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First of all, we'd love to know to hear an update on your son Kai. How is he?
Kai is the funniest person I know. He is 4 years old, and is obsessed with Legos and Star Wars. He goes to preschool three days a week and every day he comes home with new, exciting facts like, "Mom! Did you know whales have blubber?" And we have a wonderful, supportive family so he constantly asks me, "Mom, who's coming over today?"
When did you decide you wanted to publish your story? You kept a journal throughout the year after your husband's death, but the decision to go public about that time in your life came later.
My older brother Adam saw a little bit of what I had written and told me to keep writing. He planted this seed that someone might want to read what I had written. At first, the idea that I could be a published author was the only thing that got me thinking about my own future, like a kid who shoots hoops in his driveway and dreams of the NBA. It isn't about whether or not we actually make it, but it allows us to escape who we are and where we for the moment. Working on the book gave me a project, something to focus on that forced me to believe that my life would not always be where it was.
How was journaling therapeutic for you?
I was compelled to journal in a way that is hard to describe. It was almost primal. This is the only comparison I can think of: When you have to throw up, you run to a toilet. I felt like my brain would fill up, and I had to find a place to put everything. I couldn't exactly call my mom 16 times a day, so I opened my computer and spilled my guts.
I really enjoyed how you chose to write Signs of Life not as a reflection on your life, but in "real-time," with each chapter capturing exactly what you were thinking at that specific moment in time. Why was this important to you?
Grief is this really intense emotion. It makes you angry toward the people you should love, and it draws you to the strangest of characters. I wanted the book to be stories from the front line, when the experiences were immediate and real. In the end, I realized that nothing I was feeling was crazy. I'm not proud of everything I thought or did, but I'm certainly not ashamed.
Editing the book was like talking to my former self, and I was able to see how far I'd come. People would always tell that time would help me heal, but like most people close to a tragedy, I absolutely did not believe that anything, even time, could heal me. But the editing process helped me see that I really was healing. It was hard to mark my own growth -- it wasn't like a physical injury; I couldn't constantly assess how much I'd healed. So rereading journal entries and realizing how I'd changed over time was huge. It was proof that I was actually moving forward.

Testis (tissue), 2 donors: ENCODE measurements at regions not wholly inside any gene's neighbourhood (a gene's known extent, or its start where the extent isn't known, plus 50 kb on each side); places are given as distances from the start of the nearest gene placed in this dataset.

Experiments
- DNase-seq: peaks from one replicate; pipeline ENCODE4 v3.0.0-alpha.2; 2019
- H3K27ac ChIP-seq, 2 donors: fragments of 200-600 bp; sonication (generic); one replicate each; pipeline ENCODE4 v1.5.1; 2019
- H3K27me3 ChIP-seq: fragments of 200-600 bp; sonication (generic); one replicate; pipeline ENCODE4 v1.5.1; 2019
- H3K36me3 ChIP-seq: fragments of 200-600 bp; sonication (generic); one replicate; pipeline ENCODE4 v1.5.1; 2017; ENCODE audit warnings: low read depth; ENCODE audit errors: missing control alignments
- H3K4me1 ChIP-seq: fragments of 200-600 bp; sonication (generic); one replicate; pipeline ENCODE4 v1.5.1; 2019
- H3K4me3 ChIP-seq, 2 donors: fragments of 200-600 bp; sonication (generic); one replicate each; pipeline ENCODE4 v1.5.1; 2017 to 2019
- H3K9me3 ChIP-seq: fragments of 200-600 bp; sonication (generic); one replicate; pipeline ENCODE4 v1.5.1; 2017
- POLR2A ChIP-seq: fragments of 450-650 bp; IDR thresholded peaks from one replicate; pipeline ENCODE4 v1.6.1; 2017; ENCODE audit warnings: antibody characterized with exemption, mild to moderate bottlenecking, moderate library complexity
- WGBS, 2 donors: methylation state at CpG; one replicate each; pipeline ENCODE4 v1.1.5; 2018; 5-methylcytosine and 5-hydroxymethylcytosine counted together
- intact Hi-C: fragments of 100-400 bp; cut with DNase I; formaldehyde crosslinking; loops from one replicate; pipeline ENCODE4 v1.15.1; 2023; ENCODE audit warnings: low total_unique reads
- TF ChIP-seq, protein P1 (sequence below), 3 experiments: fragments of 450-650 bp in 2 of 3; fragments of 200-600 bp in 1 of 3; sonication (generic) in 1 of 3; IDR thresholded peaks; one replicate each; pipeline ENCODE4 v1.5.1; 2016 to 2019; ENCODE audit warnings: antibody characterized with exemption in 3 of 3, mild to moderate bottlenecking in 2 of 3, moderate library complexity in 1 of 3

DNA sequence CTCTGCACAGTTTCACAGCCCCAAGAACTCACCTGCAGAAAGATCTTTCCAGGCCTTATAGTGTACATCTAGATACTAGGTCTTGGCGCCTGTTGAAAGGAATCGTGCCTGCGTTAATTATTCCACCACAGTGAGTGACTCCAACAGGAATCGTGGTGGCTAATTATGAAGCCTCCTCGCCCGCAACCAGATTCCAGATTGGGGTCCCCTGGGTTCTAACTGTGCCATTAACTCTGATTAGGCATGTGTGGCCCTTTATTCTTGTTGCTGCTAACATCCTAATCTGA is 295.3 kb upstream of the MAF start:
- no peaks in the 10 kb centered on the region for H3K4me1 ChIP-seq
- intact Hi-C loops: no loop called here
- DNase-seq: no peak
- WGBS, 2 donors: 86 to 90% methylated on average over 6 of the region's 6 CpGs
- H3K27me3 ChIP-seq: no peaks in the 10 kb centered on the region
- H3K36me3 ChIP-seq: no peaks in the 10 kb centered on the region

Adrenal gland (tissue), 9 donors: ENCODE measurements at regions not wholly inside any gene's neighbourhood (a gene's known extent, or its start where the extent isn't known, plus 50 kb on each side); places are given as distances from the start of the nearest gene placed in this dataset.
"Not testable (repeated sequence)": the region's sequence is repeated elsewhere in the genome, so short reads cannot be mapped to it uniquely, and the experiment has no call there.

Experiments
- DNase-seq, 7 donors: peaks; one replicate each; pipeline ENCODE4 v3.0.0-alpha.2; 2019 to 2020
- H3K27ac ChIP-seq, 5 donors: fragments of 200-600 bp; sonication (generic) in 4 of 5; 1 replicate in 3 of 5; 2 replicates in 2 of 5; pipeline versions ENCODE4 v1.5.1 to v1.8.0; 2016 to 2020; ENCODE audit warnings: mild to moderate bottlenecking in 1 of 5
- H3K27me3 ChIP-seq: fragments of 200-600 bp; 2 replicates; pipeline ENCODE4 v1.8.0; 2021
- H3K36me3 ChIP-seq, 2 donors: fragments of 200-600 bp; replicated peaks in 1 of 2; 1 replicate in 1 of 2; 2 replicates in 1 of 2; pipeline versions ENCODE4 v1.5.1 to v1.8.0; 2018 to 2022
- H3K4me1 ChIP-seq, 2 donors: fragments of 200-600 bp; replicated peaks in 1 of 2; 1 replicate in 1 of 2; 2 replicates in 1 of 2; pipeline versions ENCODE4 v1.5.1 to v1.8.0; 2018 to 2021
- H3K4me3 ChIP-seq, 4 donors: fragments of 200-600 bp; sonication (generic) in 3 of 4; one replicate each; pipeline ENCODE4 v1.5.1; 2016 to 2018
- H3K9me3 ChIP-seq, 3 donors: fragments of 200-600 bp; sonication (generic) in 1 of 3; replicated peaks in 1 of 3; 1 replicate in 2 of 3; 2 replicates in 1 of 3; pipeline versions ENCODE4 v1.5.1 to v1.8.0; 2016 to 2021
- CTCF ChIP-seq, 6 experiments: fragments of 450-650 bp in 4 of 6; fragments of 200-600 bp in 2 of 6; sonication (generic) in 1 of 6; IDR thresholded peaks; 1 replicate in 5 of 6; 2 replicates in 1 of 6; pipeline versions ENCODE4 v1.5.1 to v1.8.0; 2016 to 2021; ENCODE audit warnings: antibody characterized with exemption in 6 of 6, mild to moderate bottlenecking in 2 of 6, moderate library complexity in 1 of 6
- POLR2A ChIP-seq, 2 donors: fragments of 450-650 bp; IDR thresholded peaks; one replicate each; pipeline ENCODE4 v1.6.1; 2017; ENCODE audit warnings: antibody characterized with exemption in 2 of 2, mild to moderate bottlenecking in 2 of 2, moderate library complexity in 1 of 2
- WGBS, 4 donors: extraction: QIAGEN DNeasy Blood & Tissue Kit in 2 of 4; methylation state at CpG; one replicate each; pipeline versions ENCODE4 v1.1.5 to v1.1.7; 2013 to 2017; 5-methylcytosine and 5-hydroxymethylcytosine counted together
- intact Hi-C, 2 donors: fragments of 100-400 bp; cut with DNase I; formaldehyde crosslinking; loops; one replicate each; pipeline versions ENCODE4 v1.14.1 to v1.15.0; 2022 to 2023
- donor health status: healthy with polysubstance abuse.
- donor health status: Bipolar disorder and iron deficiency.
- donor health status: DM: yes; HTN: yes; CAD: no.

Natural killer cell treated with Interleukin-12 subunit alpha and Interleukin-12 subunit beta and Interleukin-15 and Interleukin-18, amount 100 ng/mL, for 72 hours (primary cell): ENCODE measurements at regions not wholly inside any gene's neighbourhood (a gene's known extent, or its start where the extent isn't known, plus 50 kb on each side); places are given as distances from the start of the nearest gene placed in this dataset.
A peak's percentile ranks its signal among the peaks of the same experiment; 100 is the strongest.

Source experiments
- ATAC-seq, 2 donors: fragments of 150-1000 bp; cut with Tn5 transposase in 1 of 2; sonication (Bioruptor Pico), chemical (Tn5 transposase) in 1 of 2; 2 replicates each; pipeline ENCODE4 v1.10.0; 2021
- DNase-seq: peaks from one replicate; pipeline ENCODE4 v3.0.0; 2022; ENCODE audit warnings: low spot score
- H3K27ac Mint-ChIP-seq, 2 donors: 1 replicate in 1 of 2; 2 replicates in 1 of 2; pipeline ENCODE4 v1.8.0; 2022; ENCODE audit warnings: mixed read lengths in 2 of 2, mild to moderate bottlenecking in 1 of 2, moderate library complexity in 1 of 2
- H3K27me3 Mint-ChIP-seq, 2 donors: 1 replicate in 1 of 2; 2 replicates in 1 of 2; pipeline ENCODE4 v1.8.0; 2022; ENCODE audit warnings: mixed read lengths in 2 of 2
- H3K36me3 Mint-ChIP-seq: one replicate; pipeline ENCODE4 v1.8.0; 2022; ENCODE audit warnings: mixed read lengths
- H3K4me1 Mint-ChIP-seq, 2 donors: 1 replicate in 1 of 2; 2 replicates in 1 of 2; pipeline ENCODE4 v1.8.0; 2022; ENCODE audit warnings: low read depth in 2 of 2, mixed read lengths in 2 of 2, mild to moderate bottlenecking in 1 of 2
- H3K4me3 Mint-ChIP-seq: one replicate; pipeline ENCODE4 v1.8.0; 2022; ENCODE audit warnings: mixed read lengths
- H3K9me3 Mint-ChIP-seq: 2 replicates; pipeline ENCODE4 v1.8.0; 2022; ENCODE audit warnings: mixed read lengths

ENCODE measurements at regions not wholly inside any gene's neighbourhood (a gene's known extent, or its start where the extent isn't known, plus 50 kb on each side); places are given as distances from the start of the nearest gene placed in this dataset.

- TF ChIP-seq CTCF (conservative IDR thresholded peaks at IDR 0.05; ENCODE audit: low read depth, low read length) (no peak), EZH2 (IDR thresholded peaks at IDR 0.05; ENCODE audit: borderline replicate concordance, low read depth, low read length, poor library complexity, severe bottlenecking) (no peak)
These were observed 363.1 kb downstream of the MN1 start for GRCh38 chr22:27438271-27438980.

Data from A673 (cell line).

One of my favorite aspects of the book was the connection you made to the literature you were teaching in your high-school English classes.
People ask me, "Did you really have to force that part?" But from the bottom of my heart, I think about these books all the time. It was really natural for me to compare myself to these really tragic literary figures. I just felt like we had so much in common.
I've always loved books, but after my husband passed away, I felt like I was reading some of these stories for the first time. Take The Great Gatsby, for instance. I used to think, "Gatsby is nuts! He doesn't understand the laws of physics -- he can't turn back time!" But after reading it again, after having lost someone, I felt more like we were in the same boat.
Why do you think people should read?
Sharing stories is really important. I even think it's how we can achieve world peace. Take The Grapes of Wrath. I think every American citizen should read this book just to get perspective on what it's like to be poor and struggling to find work. Reading is the best way to learn about people from all walks of life. It helps develop a sense of human empathy and compassion.
What do you hope Kai takes awake from your book when he reads it one day?
I hope Kai knows how many people worked so hard to make this a beautiful world for him. How many people rallied to make sure that he's taken care of. People from all over the world did everything they could to give Kai the best place we could create without his dad. He's spoiled rotten.
And what do you want women who read the book today to take away from it?
We all deal with dark places in our lives at some point or another, but as long as we use our resources, we can get out. I would have disagreed with that four years ago. I thought my life was over. But now I know that it never has to be over if you don't want it to be. I want people to know there's hope in really bad situations.
Also, though the premise of the book is sad, I don't think it's a sad story. I never know how to explain that the book is funny. There are a lot of terrific people to meet in the book, and there's a lot of humor in this dark situation. People always say, "I don't want to tell you that I laughed and I cried at the same time, but I did!" And that's a wonderful thing to hear.